Existing medications for obsessive-compulsive disorder affect the neurotransmitters serotonin or dopamine; but increasing evidence suggests that functional disruptions of a different neurotransmitter, glutamate, may contribute to some cases of OCD. The investigators are therefore interested in using medications that target glutamate as novel treatment options for those OCD patients who do not benefit from established treatments.

One such medication is the drug riluzole, which is FDA approved for amyotrophic lateral sclerosis (ALS), or Lou Gehrig's disease, but may be of benefit to patients with psychiatric disorders due to its ability to moderate excessive glutamate. In preliminary studies, in which the investigators treated patients with riluzole (in addition to their established pharmacological regimen) in an open-label fashion (that is, without a placebo-treated control group), the investigators have found about 40-50% of patients to substantially improve over 2-3 months.

While immensely promising, these preliminary studies do not prove riluzole is truly a new beneficial medication for the treatment of OCD; a more rigorous placebo-controlled trial is needed for that purpose. The investigators are therefore now recruiting patients to participate in a double-blind, placebo-controlled trial of riluzole, added to whatever other OCD medications they are taking.

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Phase 2
Allocation: Randomized
Intervention Model: Parallel Assignment
Masking: Quadruple (Participant, Care Provider, Investigator, Outcomes Assessor)
Primary Purpose: Treatment
  • Obsessive-compulsive Disorder
  • Ocd
  • Drug: riluzole
    50 mg PO bid, 12 weeks
    Other Name: Rilutek (Sanofi-Aventis)
  • Drug: placebo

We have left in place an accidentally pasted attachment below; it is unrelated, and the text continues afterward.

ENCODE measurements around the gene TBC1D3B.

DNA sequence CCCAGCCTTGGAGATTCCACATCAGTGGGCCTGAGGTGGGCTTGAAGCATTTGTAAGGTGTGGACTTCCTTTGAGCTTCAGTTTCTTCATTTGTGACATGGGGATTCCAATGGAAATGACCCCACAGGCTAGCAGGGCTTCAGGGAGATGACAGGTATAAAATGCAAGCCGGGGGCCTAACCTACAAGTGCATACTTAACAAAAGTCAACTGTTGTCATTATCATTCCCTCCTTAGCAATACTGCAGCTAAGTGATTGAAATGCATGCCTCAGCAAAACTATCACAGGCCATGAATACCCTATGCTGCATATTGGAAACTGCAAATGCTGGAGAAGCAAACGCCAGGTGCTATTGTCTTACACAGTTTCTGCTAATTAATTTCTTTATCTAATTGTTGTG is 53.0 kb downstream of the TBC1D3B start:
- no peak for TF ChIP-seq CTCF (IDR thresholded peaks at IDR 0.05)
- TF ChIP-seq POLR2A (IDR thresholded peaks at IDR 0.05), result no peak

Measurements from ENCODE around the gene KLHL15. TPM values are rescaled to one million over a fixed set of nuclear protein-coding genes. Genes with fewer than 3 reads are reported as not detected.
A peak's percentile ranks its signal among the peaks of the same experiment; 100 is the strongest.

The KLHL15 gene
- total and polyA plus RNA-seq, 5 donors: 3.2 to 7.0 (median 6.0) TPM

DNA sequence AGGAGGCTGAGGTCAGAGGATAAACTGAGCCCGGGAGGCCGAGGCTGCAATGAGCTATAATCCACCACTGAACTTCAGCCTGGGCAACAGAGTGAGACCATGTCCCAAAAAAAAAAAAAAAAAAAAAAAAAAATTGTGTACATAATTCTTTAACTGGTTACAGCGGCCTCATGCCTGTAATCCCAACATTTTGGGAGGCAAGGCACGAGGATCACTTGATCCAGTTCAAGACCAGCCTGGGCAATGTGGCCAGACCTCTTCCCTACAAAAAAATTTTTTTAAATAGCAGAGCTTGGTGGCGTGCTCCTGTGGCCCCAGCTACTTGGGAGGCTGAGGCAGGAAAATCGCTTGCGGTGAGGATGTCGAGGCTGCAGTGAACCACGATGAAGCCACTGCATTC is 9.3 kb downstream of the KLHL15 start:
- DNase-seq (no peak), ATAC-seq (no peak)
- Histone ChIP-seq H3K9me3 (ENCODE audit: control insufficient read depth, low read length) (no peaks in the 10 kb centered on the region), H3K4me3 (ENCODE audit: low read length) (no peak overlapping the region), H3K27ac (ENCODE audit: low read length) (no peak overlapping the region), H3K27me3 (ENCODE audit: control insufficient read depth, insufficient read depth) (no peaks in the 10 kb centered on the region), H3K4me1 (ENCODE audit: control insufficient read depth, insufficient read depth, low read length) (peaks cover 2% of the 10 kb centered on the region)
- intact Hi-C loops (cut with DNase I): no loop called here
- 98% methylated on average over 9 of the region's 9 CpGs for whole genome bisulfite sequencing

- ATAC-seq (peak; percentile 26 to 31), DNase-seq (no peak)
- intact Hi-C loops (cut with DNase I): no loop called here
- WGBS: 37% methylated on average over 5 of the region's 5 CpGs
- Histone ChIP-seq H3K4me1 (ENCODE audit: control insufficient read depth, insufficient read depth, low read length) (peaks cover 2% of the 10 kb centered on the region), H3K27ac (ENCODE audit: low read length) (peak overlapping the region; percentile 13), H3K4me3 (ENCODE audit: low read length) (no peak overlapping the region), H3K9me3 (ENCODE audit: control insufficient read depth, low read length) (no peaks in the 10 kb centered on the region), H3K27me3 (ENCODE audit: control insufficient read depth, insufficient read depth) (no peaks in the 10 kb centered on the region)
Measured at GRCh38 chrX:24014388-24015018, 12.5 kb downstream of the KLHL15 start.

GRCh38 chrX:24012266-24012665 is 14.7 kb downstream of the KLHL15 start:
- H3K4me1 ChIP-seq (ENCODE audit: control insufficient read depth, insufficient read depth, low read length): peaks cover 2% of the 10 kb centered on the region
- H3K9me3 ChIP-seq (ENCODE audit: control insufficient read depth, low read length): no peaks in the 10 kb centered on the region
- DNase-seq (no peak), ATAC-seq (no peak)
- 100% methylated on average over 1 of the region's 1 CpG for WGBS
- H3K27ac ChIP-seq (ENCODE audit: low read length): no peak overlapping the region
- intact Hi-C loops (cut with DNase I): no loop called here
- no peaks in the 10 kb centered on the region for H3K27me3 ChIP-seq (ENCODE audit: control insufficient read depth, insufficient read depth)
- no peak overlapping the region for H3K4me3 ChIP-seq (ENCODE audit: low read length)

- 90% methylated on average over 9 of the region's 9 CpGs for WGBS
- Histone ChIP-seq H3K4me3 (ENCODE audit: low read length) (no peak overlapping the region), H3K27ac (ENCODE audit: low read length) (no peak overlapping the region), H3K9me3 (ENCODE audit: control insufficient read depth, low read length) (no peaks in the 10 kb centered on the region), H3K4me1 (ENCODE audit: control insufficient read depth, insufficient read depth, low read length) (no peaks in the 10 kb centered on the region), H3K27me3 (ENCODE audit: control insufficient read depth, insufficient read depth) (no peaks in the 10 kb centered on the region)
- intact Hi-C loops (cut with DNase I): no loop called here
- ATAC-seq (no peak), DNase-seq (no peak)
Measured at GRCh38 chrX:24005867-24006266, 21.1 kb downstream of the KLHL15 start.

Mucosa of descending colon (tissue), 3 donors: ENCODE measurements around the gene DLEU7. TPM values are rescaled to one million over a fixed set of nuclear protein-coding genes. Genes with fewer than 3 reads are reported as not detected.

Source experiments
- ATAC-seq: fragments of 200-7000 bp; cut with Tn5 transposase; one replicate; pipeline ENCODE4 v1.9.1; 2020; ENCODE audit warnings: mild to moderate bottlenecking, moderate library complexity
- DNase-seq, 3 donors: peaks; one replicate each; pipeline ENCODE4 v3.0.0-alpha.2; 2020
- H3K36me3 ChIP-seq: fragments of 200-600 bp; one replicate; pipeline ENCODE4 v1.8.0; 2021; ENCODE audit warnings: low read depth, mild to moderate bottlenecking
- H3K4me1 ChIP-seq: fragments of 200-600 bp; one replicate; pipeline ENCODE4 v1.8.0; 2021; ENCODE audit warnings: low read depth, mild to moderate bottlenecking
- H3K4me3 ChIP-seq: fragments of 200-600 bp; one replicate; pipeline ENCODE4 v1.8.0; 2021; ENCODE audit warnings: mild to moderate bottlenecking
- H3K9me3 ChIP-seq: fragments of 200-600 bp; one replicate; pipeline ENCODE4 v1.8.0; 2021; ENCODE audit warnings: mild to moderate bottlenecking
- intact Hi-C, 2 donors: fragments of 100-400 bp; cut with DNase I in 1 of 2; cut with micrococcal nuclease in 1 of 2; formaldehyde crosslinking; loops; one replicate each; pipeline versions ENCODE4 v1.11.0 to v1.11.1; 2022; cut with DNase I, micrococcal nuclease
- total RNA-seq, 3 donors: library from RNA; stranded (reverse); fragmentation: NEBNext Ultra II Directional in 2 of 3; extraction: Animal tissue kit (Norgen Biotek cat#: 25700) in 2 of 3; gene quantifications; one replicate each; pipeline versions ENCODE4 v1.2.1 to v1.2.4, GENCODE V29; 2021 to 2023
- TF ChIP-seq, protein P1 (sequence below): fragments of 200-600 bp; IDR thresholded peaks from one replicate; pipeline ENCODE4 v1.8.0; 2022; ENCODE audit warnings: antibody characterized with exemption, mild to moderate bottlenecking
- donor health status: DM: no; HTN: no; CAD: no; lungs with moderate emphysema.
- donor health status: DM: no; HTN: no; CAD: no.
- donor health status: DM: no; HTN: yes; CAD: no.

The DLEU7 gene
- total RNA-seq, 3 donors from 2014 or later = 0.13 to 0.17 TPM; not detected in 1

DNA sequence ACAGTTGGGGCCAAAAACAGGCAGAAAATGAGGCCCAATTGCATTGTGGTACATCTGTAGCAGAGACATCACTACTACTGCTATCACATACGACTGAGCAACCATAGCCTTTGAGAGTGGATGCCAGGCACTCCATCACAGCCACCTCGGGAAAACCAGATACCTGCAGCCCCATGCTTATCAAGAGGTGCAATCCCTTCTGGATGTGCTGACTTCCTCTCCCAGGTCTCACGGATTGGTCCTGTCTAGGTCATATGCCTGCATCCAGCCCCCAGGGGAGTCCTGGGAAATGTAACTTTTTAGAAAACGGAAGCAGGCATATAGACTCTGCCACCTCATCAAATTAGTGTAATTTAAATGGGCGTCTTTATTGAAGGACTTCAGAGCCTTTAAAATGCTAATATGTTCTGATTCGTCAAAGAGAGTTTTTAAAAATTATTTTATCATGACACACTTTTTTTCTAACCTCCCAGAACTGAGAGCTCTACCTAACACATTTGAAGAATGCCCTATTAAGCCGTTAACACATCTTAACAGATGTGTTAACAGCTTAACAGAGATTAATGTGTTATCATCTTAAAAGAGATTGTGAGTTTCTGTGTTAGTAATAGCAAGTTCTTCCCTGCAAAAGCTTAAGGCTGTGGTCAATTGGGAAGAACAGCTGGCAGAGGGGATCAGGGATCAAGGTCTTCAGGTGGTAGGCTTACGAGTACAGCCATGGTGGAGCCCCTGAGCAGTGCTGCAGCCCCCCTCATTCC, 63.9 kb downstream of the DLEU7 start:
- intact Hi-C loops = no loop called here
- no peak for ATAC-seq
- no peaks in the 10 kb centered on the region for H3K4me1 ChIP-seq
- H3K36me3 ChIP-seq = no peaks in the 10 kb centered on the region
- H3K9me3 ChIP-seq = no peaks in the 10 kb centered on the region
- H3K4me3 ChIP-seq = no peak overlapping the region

placebo, 1 capsule PO bid, 12 weeks
  • Experimental: riluzole
    Patients randomized to this arm will receive riluzole augmentation, at a standard, fixed dose (50 mg bid), in addition to the medication regimen they are on at enrollment
    Intervention: Drug: riluzole
  • Placebo Comparator: placebo
    Patients randomized to this arm will receive placebo, formulated to be indistinguishable from riluzole, in addition to the medication regimen they are on at study enrollment.
    Intervention: Drug: placebo

*   Includes publications given by the data provider as well as publications identified by Identifier (NCT Number) in Medline.
Same as current
August 2015
August 2015   (Final data collection date for primary outcome measure)

Inclusion Criteria:

  • Diagnostic and Statistical Manual of Mental Disorders IV (DSM-IV) diagnosis of OCD, confirmed by Structured Clinical Interview for DSM-IV (SCID-IV); symptoms of at least 1 year duration
  • moderate to severe OCD symptoms as measured by a score on the Yale-Brown Obsessive-Compulsive Scale (Y-BOCS) of 16 or greater
  • documented failure of an adequate trial of a selective serotonin reuptake inhibitor (SSRI)
  • agreement to engage in a reliable form of birth control (women only)

Exclusion Criteria:

  • primary diagnosis of a psychotic disorder
  • active substance abuse or dependence
  • unstable medical condition
  • prior exposure to riluzole
  • prior psychosurgery
  • pregnancy, breastfeeding, or intent to become pregnant during study
  • liver function tests (LFTs) elevated to more than 2x the upper limit of normal
  • evidence of active liver disease
  • seizure disorder
  • active suicidal ideation
Sexes Eligible for Study: All
18 Years to 65 Years   (Adult, Older Adult)
Contact information is only displayed when the study is recruiting subjects
United States
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Yale University
Yale University
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Principal Investigator: Christopher J Pittenger, MD, Ph.D. Yale University
Yale University
May 2016

ICMJE     Data element required by the International Committee of Medical Journal Editors and the World Health Organization ICTRP